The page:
I have been educated on three continents. My undergraduate studies and teacher education training took place in Germany; my Master's degree was undertaken at The University of Sydney, Australia, and doctoral studies took me to the University of Illinois, USA.
At its most basic, my research program can be described as wanting to understand how people learn and acquire knowledge, both about the external world but also about their inner world, and what evidence we have to support our claims to know. From my philosophically naturalist position, these issues can best be answered by studying how the brain works as researched in cognitive neuroscience as well as by neurophilosophy which uses scientific knowledge to understand what minds are. Since everything we do, from riding bicycles to running organizations, presumes a mind that is embodied (part of our physical body) and embedded (in social and natural environments that are affected by our minds but also shape them in turn) domains of application are in principle limitless. For my part, much of my work was done in the area of educational administration (administrative science) and more recently in management and organization studies.
Topics of particular interest are the following, and I list some of the many questions that I study in each area:
Theories of Organizational Learning (e.g. How do individuals and organizations actually learn, if organizations can be said to learn at all? What models of learning underpin contemporary theorizing, and are they compatible with our current scientific knowledge of knowledge acquisition and transmission?)
Leadership Studies (e.g. Can leadership be learnt, and is there such a thing as leadership anyway, or does it turn out to be a methodological artefact?)
Organizational Culture and Change (How is "culture" learnt, and what is it? How do we know about organizational culture; how does it "show"? And why is organizational change so slow?)
The Training of Managers and Administrators. (e.g. How might our understanding of brain architecture and function in terms of parallel distributed processing and artificial neural nets affect the preparation of administrators and managers, in public and private sector organizations? Since we acquire all our knowledge tacitly in the first instance, how should we structure learning situations that incorporate such knowledge?)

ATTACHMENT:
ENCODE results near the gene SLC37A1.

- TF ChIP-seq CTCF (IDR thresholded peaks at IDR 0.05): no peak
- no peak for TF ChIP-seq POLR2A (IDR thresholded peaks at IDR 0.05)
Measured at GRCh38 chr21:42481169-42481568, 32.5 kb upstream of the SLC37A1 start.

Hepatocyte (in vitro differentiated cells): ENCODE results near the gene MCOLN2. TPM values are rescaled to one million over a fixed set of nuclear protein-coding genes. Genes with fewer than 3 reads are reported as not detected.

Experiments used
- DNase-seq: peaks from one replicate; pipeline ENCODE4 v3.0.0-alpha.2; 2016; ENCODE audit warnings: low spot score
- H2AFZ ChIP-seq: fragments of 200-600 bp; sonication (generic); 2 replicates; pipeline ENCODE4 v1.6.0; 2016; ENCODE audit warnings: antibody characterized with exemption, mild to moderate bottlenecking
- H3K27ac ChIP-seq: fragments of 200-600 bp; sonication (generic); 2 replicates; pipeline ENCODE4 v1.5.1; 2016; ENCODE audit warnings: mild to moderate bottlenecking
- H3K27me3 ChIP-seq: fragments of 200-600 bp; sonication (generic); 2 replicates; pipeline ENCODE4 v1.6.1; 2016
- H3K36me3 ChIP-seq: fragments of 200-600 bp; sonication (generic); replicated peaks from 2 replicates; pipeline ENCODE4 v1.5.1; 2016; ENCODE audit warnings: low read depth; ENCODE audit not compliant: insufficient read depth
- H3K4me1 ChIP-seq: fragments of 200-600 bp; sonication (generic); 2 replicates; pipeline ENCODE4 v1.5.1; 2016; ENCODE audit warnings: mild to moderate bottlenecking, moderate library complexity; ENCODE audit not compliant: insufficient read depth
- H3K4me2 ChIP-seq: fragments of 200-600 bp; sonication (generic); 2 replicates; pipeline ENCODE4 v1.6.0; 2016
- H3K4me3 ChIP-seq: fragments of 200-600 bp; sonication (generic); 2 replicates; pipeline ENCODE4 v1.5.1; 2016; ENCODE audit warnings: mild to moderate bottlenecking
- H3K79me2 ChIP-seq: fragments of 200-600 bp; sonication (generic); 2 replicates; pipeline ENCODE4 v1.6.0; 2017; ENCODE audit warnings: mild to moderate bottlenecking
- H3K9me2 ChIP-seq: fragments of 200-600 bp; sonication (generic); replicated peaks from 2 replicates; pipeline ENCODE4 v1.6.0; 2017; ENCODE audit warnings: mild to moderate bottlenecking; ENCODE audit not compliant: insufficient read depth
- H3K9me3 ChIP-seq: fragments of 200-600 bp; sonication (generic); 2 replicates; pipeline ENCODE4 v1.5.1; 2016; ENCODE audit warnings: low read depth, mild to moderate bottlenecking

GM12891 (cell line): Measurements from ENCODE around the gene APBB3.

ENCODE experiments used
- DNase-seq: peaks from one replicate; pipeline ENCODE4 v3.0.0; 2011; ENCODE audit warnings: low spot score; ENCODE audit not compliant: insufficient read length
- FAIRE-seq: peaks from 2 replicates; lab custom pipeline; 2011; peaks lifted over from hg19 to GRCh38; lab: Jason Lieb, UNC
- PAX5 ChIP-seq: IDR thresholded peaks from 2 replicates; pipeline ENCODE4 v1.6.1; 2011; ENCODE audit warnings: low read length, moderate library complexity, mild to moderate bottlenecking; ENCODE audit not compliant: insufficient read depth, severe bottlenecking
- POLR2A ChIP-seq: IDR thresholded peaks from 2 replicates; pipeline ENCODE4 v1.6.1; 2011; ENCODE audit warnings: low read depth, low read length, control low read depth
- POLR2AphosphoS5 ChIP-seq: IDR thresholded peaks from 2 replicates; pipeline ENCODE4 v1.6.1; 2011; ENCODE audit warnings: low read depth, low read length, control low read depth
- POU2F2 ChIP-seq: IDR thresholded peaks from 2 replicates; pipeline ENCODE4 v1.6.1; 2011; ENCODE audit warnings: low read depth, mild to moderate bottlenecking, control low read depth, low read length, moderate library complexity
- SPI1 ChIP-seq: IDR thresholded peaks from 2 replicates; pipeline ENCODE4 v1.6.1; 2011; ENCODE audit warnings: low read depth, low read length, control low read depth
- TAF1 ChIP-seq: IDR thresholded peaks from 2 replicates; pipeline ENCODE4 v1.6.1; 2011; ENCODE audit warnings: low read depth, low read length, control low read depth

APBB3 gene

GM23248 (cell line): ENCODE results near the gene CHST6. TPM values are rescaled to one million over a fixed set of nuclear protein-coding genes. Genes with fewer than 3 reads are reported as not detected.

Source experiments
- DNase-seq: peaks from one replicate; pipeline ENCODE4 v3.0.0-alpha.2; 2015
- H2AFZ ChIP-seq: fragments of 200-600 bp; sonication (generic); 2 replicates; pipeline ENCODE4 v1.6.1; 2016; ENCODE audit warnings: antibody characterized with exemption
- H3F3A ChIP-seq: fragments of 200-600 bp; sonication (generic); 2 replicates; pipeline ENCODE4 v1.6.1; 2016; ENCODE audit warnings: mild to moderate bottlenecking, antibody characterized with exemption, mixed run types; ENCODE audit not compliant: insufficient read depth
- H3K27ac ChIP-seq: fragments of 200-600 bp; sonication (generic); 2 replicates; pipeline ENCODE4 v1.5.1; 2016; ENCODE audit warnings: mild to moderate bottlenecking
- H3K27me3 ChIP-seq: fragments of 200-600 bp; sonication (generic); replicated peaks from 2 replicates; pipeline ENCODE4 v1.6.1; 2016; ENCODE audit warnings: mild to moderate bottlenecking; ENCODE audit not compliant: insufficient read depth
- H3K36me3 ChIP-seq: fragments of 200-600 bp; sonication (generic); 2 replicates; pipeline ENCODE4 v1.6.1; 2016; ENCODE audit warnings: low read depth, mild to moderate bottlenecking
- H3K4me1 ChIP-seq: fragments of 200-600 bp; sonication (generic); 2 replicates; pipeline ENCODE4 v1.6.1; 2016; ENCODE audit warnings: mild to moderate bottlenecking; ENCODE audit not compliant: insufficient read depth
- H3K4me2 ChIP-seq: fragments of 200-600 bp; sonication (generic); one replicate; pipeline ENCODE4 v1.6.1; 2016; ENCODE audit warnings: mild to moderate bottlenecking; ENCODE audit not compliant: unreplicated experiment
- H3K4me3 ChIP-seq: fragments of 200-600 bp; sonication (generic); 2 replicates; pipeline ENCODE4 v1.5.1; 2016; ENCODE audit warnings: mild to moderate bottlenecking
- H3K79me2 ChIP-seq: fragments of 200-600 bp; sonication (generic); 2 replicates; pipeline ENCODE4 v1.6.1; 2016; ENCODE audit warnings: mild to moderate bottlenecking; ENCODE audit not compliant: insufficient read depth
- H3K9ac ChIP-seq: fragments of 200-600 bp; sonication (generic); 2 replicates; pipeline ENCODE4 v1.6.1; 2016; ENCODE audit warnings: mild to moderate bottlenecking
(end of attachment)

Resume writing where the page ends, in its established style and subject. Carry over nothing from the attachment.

Knowledge Management. (e.g. KM as a new tool for managing organizational development and change places particular emphasis on the human ability to codify and represent knowledge. How should we now think of knowledge, given that codification is important but does not "capture" what is commonly described as tacit knowledge?)
Much of the above work has been conducted with, and grown out of, a substantive research program conducted with Professor Colin Evers of the University of New South Wales.
This research program, known as naturalistic coherentism, can be described as a systematic attempt to develop a new conceptual framework for dealing with the central themes of educational administration. Three features have been covered in three books: (1) the nature of administrative theory; (2) an account of administrative practice; (3) consequences of the first two features for theorizing and doing educational administration.
Evers, C.W. and Lakomski, G. Knowing Educational Administration, was published in 1991 by Pergamon Press, Oxford. This book deals mainly with administrative theory and how it is influenced by theories of knowledge.
Evers, C.W. And Lakomski, G. Exploring Educational Administration: Coherentist Applications and Critical Debates, Pergamon Press, Oxford, appeared in December 1996. This book contains some second thoughts on our theory of theories, some attempts to show its significance for developing an account of educational administration, and some first thoughts on a theory of practice.
Evers, C.W. And Lakomski, G. Doing Educational Administration: Coherentist Naturalism into Administrative Practice was also published by Pergamon/Elsevier and appeared in May 2000. The book attempts to work out in more detail a view of administrative practice by extending the epistemology of earlier work to cover practical knowledge. It provides some examples of administrative practice such as natural decision-making, ethical practice, administrator training, and leadership.
Keeves, J.P. and Lakomski, G (eds.) Issues in Educational Research. This text, published by Pergamon/Elsevier, Oxford, in 1999 presents up to date information and critical debates across a variety of methodological issues and should be of particular interest to researchers and graduate students in the social sciences.
Lakomski, G (2005). Managing Without Leadership Towards a Theory of Organizational Functioning. This book argues that theories of leadership do not account for organizational practice. Organizational life is messy and complex and those in positions of leadership, no matter how exceptional, are neither omniscient nor infallible. Rather than continue the study of leaders and leadership it is more productive to develop a causal, ground-up, account of organizational functioning that replaces top–down theories of leadership. Such a naturalistic account includes leaders as part and parcel of the cognitive fabric of organizational life in which they are always embedded.